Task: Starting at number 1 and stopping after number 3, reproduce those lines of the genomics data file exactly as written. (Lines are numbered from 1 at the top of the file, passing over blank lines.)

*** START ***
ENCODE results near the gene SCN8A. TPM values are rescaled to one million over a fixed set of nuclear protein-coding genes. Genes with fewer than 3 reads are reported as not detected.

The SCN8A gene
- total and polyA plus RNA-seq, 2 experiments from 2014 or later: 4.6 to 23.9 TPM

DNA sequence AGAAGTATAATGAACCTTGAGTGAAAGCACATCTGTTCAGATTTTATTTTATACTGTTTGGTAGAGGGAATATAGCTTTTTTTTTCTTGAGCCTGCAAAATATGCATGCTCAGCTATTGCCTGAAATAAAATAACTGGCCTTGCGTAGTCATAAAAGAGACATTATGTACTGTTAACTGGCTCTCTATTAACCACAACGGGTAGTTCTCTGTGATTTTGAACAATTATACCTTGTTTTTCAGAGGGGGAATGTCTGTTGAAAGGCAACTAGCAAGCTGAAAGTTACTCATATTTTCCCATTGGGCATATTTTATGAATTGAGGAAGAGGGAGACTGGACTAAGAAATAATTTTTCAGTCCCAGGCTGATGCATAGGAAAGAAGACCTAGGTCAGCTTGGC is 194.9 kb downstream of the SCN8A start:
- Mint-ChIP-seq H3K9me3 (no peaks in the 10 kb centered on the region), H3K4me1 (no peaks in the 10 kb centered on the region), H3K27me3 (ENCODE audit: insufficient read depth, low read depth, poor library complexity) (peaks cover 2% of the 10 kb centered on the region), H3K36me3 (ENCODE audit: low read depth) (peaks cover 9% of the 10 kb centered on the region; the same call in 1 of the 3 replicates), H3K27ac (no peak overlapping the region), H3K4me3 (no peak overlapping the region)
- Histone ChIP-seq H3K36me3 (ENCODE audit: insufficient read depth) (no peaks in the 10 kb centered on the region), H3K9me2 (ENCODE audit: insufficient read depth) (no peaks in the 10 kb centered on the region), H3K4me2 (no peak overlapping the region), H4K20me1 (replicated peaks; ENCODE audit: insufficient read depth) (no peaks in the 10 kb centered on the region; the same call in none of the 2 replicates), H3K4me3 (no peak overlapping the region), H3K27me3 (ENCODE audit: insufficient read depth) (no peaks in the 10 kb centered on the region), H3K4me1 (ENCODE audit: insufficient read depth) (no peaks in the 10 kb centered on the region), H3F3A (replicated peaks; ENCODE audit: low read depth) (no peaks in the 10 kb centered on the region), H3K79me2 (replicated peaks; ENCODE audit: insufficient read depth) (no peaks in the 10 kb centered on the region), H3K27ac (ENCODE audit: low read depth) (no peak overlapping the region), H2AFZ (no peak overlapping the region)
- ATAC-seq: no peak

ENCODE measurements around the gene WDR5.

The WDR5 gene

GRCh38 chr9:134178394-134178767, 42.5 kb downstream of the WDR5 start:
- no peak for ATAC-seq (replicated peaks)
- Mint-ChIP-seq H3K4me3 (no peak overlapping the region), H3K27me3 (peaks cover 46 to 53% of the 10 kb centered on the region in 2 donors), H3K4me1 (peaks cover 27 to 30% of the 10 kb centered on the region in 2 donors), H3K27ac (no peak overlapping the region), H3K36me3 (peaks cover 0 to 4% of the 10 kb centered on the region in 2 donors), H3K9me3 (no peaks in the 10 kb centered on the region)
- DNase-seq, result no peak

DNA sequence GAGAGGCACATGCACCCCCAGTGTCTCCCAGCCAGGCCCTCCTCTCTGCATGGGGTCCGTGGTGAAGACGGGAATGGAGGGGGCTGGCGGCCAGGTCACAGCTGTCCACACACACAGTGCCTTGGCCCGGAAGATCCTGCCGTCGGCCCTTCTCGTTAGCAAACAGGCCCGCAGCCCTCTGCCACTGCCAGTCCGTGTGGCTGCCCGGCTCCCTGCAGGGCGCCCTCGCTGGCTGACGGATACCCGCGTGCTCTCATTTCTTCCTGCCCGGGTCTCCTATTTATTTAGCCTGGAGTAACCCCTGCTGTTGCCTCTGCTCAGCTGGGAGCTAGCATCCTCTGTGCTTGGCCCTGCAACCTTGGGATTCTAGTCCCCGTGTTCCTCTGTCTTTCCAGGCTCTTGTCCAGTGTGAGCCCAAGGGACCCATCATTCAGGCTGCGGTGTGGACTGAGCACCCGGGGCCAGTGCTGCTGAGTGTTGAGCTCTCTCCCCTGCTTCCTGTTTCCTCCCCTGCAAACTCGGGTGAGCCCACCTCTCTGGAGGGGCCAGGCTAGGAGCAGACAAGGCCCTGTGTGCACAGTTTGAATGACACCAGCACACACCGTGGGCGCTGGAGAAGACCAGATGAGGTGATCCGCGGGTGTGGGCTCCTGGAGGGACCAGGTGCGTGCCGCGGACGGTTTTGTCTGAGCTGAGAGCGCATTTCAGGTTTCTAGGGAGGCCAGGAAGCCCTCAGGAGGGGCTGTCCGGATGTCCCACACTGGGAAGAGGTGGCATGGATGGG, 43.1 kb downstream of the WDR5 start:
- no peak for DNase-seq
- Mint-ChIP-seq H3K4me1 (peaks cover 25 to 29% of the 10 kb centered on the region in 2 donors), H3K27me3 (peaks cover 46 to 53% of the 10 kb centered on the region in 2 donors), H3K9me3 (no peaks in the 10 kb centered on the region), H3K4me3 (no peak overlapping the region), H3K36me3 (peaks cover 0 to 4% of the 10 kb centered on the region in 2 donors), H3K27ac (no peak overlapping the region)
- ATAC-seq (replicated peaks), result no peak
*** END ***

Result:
ENCODE results near the gene SCN8A. TPM values are rescaled to one million over a fixed set of nuclear protein-coding genes. Genes with fewer than 3 reads are reported as not detected.

The SCN8A gene
- total and polyA plus RNA-seq, 2 experiments from 2014 or later: 4.6 to 23.9 TPM